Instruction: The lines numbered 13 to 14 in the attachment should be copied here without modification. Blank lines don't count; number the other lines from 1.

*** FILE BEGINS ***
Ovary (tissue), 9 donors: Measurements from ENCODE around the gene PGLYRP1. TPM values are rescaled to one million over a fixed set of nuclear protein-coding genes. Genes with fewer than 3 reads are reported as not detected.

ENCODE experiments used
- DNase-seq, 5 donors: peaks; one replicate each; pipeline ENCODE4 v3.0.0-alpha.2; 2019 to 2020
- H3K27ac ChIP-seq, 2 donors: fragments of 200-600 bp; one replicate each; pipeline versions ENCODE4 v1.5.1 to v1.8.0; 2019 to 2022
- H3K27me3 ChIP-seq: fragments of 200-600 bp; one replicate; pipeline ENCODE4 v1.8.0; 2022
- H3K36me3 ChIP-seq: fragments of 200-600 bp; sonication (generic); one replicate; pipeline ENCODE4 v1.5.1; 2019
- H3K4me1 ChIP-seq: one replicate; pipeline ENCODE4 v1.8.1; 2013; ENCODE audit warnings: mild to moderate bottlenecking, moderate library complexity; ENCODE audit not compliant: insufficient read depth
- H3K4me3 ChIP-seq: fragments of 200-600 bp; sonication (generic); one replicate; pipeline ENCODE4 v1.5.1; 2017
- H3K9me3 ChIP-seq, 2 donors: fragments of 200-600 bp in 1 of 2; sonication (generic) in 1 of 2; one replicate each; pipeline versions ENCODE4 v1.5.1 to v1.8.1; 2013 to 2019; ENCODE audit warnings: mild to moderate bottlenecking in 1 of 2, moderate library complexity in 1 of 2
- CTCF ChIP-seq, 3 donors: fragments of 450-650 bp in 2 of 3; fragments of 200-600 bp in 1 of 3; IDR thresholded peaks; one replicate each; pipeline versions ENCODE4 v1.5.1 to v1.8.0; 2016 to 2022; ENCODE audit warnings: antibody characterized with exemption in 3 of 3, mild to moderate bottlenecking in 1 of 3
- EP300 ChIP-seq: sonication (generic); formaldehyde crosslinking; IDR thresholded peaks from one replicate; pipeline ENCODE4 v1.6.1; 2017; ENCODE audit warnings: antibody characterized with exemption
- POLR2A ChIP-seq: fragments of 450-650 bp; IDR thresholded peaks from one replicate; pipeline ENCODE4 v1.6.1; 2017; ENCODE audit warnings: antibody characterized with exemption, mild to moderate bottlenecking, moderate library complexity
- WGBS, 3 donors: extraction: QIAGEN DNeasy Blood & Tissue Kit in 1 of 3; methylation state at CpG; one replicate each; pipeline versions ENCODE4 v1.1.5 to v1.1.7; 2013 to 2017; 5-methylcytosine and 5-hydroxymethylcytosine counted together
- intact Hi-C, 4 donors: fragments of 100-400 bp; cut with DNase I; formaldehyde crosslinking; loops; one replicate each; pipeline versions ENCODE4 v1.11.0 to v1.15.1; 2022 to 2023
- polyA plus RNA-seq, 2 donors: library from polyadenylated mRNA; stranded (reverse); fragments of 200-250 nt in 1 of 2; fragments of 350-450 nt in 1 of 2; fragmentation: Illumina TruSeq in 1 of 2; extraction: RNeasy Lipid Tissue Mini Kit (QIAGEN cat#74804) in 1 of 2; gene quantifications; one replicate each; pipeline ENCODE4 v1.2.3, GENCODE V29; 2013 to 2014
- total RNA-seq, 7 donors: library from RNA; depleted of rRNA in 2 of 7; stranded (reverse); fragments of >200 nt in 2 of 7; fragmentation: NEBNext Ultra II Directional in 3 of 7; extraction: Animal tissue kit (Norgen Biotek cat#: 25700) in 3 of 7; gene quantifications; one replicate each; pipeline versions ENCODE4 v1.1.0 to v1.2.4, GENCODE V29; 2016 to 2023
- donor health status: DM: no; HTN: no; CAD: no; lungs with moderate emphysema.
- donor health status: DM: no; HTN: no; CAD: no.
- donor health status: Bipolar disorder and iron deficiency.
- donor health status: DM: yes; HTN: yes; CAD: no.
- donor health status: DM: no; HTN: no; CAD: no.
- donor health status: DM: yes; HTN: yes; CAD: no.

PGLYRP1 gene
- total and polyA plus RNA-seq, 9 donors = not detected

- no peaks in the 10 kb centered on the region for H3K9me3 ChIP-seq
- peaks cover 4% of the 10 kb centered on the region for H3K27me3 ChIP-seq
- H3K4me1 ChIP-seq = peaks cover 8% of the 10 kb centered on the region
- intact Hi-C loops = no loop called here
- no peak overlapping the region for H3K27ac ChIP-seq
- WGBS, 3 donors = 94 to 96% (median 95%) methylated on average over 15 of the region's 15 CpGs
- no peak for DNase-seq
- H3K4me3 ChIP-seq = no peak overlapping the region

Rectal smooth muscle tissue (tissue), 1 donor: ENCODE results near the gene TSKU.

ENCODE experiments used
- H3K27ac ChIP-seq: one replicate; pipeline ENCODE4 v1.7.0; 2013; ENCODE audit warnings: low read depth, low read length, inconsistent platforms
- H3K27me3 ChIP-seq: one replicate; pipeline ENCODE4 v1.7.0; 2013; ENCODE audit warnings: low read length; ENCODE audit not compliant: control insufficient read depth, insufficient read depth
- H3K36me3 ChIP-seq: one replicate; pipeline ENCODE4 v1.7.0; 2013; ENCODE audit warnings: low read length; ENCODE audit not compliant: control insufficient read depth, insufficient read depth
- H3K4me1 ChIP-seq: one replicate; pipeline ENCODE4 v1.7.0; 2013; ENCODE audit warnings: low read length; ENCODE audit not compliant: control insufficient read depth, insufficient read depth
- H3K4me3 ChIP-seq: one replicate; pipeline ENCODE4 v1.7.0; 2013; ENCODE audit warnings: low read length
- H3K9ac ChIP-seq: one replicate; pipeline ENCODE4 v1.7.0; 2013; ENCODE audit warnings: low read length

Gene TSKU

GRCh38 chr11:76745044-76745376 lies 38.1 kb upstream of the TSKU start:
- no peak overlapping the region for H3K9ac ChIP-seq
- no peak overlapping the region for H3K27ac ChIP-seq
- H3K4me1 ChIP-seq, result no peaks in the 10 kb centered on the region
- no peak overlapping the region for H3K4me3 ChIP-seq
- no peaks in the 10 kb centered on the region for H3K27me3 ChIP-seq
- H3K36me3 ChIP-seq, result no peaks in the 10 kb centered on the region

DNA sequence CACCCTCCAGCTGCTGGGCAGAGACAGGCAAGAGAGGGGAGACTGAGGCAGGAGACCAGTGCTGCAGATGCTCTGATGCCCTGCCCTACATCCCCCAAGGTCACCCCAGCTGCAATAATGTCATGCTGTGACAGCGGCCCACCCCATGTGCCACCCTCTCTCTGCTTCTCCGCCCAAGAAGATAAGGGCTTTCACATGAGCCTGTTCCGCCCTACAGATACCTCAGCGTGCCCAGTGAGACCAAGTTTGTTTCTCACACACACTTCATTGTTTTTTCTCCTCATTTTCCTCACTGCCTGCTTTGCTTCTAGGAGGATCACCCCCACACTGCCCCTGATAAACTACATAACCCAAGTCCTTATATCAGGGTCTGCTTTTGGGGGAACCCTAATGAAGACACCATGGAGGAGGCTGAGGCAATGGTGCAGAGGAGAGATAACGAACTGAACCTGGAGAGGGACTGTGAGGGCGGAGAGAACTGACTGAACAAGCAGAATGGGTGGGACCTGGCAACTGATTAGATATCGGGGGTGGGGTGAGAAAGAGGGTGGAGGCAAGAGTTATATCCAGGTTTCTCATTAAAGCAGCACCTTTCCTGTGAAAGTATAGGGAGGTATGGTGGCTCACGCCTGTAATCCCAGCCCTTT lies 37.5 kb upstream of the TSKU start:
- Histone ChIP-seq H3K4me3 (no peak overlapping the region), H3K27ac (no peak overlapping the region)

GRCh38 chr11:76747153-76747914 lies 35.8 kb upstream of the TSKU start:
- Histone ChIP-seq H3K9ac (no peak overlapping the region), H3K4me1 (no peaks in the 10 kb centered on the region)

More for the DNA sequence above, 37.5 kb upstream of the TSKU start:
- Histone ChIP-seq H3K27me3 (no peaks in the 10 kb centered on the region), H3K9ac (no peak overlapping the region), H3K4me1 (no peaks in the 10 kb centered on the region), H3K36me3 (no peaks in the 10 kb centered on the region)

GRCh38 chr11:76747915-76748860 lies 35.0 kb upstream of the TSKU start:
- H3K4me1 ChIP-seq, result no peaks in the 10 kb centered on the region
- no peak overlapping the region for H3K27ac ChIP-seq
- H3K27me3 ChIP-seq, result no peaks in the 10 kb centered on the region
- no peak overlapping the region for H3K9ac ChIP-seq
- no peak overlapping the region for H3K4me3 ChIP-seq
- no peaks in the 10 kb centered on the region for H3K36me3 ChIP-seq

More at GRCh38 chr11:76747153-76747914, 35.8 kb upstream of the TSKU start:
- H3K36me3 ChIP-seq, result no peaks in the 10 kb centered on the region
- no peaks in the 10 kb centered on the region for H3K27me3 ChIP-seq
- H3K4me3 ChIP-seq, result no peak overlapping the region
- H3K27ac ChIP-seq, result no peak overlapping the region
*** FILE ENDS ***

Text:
- WGBS, 3 donors: extraction: QIAGEN DNeasy Blood & Tissue Kit in 1 of 3; methylation state at CpG; one replicate each; pipeline versions ENCODE4 v1.1.5 to v1.1.7; 2013 to 2017; 5-methylcytosine and 5-hydroxymethylcytosine counted together
- intact Hi-C, 4 donors: fragments of 100-400 bp; cut with DNase I; formaldehyde crosslinking; loops; one replicate each; pipeline versions ENCODE4 v1.11.0 to v1.15.1; 2022 to 2023